The fury stopped right around the time the final whistle blew at Rio Tinto Stadium two Sundays ago. Four teams emerged from the taxing gauntlet created by a FIFA match date situated in the middle of November and imposed by their march through it. More toil lay ahead, but an enforced respite stood between them and their pursuit of MLS Cup.
Relief and silence greeted them as they wondered what exactly to do with two weeks before the decisive second leg of their conference championship ties. It is somewhat jarring to lose all semblance of rhythm ahead of the most important game of the season. No one wanted it to play out that way. Major League Soccer attempted to tinker with the slate on the eve of the postseason to smooth out the cadence and spread the matches out a bit, but the international demands skirted during the regular season took precedence now. No team wanted to play without a key figure at this decisive stage.
The sensible path forced these clubs to replace soothing monotony -- the driving force and the lifeblood of a season, even when the calendar interrupts it -- with an unfamiliar pattern to pass the barren period and prepare them for the rigors ahead.
"It's definitely not the easiest of challenges," Sporting Kansas City manager Peter Vermes said during a conference call on Thursday. "It could become complete boredom for the guys. They've already been through a long season and they've already been through a lot of training sessions."
Each of the remaining competitors found their own way to navigate through that superfluous week. Vermes chose to shorten his practices and his talking points to place emphasis on sharpness. Real Salt Lake coach Jason Kreis said he tailored his approach to different segments of his squad -- the players in need of rest, the reserves in need of exacting toil if duty called -- based upon the knowledge culled from similarly barren stretches earlier in the year. Portland boss Caleb Porter dubbed it "kind of a throw-away" given the distance between games and sidestepped any substantive talk about the upcoming second leg at home against RSL. Houston coach Dominic Kinnear used the time to rejuvenate his players after playing seven MLS and CONCACAF Champions League in three weeks.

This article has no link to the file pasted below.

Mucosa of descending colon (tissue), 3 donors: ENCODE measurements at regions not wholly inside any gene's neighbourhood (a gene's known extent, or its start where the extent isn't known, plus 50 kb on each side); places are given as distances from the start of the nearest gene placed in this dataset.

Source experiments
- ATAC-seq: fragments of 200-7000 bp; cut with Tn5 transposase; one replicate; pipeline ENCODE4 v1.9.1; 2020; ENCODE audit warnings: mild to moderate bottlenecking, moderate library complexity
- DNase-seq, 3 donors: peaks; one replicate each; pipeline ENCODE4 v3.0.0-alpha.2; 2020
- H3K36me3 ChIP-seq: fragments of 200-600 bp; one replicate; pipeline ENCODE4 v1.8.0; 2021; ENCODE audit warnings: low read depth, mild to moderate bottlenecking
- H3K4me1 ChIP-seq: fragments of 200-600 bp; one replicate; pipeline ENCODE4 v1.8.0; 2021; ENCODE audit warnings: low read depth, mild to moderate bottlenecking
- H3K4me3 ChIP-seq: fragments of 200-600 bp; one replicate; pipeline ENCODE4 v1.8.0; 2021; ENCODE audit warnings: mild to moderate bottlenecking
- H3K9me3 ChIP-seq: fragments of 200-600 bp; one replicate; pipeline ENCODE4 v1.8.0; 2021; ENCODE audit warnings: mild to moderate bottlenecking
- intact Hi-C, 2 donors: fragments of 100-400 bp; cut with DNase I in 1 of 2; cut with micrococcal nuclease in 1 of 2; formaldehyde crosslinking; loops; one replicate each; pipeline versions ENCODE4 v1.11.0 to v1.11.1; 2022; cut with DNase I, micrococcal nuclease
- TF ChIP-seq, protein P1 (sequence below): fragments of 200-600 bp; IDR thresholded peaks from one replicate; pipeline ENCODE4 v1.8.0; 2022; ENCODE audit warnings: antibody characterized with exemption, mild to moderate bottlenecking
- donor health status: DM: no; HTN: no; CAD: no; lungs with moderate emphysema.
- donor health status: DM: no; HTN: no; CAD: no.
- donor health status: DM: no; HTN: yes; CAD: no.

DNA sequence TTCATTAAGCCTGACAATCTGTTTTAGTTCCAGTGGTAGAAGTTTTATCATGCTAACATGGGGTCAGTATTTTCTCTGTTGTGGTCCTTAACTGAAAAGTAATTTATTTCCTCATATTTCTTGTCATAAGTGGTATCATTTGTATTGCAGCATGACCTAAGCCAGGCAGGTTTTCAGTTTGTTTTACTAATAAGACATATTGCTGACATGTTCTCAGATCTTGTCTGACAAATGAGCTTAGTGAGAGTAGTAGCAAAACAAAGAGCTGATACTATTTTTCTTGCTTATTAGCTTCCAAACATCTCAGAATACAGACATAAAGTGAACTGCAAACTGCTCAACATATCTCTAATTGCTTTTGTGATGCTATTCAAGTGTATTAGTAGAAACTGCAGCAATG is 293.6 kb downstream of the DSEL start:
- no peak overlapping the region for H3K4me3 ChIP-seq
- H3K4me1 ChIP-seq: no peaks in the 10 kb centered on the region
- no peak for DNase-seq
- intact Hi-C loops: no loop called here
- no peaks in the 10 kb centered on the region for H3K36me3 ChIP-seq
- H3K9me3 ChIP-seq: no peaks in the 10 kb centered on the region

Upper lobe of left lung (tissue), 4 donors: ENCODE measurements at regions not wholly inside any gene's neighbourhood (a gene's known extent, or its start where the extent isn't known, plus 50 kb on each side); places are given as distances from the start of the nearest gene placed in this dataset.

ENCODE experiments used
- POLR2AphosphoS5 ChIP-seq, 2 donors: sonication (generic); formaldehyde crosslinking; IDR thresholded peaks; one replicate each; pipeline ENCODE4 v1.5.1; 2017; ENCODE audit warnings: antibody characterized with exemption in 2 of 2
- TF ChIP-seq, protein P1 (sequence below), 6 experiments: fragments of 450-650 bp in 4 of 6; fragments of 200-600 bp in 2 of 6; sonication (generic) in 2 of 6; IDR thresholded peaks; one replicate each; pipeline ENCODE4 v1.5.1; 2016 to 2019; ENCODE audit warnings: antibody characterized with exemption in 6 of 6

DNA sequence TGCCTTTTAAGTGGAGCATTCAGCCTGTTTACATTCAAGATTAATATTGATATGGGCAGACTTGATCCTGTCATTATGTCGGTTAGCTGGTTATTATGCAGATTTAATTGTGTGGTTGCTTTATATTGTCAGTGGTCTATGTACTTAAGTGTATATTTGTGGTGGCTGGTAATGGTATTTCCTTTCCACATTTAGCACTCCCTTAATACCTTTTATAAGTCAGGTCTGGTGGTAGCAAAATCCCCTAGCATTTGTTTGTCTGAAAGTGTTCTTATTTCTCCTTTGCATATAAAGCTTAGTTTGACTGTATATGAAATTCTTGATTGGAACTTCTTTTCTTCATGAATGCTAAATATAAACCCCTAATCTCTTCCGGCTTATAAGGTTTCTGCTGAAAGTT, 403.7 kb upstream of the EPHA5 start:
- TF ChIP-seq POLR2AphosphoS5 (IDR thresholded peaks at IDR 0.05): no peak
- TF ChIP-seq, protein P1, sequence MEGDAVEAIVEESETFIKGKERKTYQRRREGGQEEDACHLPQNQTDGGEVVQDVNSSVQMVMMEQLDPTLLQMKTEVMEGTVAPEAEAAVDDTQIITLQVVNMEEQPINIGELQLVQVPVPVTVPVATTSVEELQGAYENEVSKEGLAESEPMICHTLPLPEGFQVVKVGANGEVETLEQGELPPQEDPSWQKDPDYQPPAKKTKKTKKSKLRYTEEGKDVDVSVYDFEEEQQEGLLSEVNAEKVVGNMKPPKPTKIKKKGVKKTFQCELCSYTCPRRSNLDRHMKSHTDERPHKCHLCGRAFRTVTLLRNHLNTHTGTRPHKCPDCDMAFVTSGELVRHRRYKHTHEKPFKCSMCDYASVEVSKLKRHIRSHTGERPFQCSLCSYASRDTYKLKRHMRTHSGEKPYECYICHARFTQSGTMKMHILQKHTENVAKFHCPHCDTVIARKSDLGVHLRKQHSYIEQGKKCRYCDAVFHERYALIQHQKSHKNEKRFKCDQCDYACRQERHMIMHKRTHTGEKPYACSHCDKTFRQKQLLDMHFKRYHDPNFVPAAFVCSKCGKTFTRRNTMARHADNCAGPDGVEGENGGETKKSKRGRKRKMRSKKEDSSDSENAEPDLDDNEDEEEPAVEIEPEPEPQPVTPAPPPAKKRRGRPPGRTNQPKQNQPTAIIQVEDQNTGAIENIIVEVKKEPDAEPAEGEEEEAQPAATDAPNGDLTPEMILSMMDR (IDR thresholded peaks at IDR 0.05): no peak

Video: Should MLS adopt the away goal rule in playoff ties?
"We knew, first and foremost, the guys needed some rest and they needed to get away from each other, get back to their families, almost get back into their normal lives because the schedule and the travel was thrown at us all at once," Kinnear said. "I'm glad we're talking about it because we were successful and we're still involved in the playoffs, but it was difficult on the players."
Those somewhat disparate views converged this week with usual service resumed. The focus shifted from maintenance and recovery to match preparation. The scenarios -- Sporting and Houston deadlocked at 0-0 heading into Saturday's second leg at Sporting Park, RSL protecting a 4-2 lead against the Timbers at JELD-Wen Field on Sunday -- in these two-game, aggregate goal series received the necessary scrutiny. Injured players went through their fitness assessments (Portland's Diego Valeri and Sporting's Lawrence Olum could feature, but RSL's Álvaro Saborío won't travel due to a hip flexor complaint). Normalcy -- or whatever passes for the concept with the season on the line -- emerged once more.
"Really, this week was when we started to ramp it up, focus on the game and talk about all of the things we need to do to get the result and pull this thing off," Porter said. "I think it's been good this week. I think it's been normal. We have a seven-day period. We had six training days and then the game. We tried to follow the same progression and rhythm that we followed all season long to try to make it as normal as possible."
The benefits of returning to a more predictable course will manifest on Saturday and Sunday. It is down to the players to turn this peculiar sequence into a strength with their seasons on the line. They must produce the ardor and the intensity generated during the opening stages of the playoffs with their fresh minds and their recuperated legs. It is more difficult to muster those qualities after a break, but they must restore the lost rhythm promptly to ensure their body of work does not wrap up one match ahead of schedule.
The binary outcomes on the table and the supporter-led symphonies awaiting in Kansas City and Portland will offer inspiration along the way, but it is on their shoulders now. They must compel the fury once more and cope with it well enough to book a place in MLS Cup next month.